Engaging in that first reciprocal exchange can make it more likely that you'll respond to other, often bigger, requests in the future. In marketing, this is often called the "foot-in-the-door" technique. Someone starts off by making a small request, and once you agree to it, they then make a much bigger request.

Another approach known as the "door-in-the-face" technique can also be used to take advantage of reciprocity. The persuaded starts by asking for a very large favor that they know you will reject. They then appear to concede by asking for a much smaller favor, which you might then feel obligated to fulfill.

In reality, the small favor was the intent all along, but by appearing to do you a favor by making a smaller request, you then feel compelled to return the favor by saying yes to the smaller request.

History of Reciprocity

One seminal experiment showed how powerful reciprocity can be in the real world. In 1974, sociologist Phillip Kunz conducted an experiment. He mailed out handwritten Christmas cards with a note and photograph of him and his family to approximately 600 randomly selected people. All of the recipients of the cards were complete strangers. Shortly after mailing the cards, responses began trickling in.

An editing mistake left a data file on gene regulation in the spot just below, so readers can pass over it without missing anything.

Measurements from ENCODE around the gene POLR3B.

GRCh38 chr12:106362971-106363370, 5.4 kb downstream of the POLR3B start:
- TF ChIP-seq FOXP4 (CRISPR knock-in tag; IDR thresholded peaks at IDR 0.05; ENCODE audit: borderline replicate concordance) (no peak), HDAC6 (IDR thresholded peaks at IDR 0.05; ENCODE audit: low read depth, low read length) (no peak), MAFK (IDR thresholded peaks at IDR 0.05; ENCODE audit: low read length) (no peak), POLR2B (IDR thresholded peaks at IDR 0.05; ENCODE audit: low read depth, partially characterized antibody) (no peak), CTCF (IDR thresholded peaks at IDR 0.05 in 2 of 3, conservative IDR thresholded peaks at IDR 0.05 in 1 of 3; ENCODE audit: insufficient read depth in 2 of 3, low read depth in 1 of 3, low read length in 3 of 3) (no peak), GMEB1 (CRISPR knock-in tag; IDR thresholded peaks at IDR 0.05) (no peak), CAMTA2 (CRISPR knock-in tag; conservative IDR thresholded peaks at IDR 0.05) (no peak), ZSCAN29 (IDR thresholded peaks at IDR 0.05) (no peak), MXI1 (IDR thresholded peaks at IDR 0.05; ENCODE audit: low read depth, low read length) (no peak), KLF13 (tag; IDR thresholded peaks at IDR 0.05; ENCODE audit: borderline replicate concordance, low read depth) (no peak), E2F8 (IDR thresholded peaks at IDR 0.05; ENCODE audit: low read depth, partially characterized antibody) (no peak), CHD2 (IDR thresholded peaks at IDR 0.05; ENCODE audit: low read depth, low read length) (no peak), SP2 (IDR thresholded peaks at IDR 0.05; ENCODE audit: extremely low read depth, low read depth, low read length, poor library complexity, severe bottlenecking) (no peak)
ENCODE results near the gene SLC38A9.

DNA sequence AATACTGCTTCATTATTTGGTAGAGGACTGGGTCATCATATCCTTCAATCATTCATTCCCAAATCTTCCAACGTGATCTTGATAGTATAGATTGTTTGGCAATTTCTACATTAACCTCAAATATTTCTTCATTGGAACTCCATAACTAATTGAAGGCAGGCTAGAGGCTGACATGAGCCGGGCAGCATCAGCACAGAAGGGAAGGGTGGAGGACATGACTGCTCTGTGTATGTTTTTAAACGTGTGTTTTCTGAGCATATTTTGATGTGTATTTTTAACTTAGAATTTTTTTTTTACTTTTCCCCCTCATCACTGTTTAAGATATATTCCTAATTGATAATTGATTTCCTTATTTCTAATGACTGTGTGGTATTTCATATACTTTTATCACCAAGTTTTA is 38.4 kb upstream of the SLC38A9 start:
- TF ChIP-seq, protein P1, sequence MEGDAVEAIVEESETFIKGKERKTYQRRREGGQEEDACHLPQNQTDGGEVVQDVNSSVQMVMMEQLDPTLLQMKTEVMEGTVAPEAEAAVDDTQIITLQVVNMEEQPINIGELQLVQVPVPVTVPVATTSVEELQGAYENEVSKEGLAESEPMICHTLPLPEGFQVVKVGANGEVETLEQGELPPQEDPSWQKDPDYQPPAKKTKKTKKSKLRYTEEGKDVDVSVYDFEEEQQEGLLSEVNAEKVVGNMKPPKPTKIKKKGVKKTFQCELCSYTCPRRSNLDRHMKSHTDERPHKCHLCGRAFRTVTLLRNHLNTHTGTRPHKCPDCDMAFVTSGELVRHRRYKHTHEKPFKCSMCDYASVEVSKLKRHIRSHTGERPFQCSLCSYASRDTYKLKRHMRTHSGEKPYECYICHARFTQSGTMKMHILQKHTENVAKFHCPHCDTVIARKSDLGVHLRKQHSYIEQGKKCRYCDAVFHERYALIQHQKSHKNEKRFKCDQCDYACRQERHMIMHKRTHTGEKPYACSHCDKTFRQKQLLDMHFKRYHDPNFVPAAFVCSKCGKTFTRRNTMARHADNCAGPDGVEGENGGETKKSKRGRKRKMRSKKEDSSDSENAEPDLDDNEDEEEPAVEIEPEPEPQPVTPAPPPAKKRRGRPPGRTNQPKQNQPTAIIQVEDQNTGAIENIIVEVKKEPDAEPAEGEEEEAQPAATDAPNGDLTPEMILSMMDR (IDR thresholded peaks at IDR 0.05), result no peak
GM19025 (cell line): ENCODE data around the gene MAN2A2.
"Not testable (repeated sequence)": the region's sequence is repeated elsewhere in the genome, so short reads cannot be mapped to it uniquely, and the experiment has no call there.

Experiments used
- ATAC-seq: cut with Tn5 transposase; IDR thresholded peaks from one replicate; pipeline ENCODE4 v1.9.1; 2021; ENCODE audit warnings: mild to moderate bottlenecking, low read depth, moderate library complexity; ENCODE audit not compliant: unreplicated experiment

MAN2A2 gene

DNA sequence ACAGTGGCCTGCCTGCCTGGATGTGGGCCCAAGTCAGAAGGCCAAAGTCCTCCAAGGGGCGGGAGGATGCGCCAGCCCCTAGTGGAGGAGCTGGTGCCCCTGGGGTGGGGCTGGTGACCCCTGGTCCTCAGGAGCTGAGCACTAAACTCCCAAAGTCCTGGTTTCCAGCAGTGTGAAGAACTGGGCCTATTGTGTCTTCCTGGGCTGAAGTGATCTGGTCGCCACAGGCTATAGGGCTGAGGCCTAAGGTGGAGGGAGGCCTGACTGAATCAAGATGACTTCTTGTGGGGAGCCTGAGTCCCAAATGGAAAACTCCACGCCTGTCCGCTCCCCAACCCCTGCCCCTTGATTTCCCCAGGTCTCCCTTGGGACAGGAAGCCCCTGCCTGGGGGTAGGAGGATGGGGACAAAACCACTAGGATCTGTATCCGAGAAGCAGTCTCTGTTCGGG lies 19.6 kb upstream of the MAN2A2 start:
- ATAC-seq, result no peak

Kunz received nearly 200 replies. Why would so many people reply to a complete stranger? This is the rule of reciprocity at work. Since Kunz had done something for them (sent a thoughtful note during the holiday season), many recipients felt obligated to return the favor.

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8 Sources
Verywell Mind uses only high-quality sources, including peer-reviewed studies, to support the facts within our articles. Read our editorial process to learn more about how we fact-check and keep our content accurate, reliable, and trustworthy.
  1. American Psychological Association. Reciprocity.

  2. Nohe C, Hertel G. Transformational leadership and organizational citizenship behavior: A meta-analytic test of underlying mechanisms. Front Psychol. 2017;8:1364. doi:10.3389/fpsyg.2017.01364

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  4. Cialdini RB. Pre-Suasion: A Revolutionary Way to Influence and Persuade. Simon & Schuster. 2016.

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Additional Reading
  • Molm, L. The structure of reciprocity. Social Psychology Quarterly. Published April 2010

  • Zimbardo PG, Leippe MR.The Psychology of Attitude Change and Social Influence. New York: McGraw-Hill. 1991.